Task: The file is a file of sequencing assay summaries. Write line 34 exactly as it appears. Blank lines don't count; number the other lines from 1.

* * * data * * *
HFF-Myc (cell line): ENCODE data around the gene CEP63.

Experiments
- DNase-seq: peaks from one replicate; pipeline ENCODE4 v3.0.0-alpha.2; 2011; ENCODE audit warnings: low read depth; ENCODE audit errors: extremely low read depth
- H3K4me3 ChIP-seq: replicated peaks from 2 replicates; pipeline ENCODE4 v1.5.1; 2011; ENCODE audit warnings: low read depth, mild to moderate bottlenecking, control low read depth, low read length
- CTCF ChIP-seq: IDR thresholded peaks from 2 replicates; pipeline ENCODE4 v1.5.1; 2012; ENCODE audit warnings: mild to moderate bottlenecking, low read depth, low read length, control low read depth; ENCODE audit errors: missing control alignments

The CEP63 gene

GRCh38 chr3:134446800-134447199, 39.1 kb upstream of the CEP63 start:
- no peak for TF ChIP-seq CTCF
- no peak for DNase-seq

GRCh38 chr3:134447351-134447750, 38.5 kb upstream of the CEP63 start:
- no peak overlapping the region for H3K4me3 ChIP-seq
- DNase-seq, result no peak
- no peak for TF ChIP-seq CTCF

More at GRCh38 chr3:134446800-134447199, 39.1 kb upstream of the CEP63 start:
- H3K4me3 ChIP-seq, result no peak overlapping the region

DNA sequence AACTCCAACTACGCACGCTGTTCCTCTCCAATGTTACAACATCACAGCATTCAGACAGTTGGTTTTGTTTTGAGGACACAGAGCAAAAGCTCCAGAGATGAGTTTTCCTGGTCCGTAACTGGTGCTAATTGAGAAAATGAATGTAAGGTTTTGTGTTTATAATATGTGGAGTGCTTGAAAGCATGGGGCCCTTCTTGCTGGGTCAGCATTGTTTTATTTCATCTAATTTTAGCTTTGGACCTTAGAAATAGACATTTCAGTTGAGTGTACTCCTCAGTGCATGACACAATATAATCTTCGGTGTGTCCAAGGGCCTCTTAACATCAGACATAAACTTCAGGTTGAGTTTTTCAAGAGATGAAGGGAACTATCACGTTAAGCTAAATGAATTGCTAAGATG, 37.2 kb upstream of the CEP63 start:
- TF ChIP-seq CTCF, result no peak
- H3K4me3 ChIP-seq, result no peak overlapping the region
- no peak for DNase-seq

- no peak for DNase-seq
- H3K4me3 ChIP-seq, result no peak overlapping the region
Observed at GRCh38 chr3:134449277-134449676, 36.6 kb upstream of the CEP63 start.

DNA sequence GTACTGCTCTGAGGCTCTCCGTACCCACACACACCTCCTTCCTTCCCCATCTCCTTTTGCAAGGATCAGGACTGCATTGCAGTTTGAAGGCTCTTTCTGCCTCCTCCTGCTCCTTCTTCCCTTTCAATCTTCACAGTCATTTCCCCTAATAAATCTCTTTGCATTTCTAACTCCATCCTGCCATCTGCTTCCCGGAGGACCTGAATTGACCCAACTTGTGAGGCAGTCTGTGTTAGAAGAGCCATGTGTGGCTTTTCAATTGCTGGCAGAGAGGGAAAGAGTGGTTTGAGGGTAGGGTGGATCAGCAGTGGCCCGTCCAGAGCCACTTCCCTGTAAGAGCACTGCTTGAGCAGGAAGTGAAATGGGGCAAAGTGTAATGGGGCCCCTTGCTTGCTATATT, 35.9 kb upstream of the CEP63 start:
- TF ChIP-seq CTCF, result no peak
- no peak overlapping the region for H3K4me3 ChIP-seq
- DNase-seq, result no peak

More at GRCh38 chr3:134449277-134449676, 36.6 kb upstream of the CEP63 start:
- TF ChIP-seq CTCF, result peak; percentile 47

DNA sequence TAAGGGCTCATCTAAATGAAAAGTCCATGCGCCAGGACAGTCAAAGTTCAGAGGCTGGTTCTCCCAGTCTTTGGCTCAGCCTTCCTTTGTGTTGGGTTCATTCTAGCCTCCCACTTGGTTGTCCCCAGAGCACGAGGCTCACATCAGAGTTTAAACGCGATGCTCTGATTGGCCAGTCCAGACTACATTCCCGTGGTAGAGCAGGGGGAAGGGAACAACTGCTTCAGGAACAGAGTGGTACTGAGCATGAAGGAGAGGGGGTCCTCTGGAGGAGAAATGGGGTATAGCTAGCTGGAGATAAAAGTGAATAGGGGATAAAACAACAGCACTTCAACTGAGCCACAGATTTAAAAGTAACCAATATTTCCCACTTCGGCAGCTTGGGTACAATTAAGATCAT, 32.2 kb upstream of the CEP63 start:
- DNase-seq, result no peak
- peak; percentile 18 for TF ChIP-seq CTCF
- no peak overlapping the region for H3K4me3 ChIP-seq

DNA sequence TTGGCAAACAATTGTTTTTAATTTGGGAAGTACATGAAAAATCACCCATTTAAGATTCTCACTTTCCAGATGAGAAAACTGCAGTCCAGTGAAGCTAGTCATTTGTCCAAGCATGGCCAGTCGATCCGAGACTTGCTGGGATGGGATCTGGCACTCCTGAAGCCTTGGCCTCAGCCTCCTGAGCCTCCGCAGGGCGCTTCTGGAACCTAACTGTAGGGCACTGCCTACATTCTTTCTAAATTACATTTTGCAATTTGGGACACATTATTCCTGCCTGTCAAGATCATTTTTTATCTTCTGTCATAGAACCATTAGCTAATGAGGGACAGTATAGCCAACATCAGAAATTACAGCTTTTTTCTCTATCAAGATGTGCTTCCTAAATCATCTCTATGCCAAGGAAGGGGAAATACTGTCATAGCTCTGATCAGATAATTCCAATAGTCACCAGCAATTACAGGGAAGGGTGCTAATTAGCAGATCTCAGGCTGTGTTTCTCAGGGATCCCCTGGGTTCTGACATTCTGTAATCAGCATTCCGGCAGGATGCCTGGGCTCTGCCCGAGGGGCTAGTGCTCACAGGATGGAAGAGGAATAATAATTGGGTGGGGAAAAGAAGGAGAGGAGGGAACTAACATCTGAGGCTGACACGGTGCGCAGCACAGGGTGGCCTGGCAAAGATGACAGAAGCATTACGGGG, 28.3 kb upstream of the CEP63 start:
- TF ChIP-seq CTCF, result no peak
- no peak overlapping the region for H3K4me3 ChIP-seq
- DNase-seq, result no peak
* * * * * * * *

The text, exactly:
- TF ChIP-seq CTCF, result no peak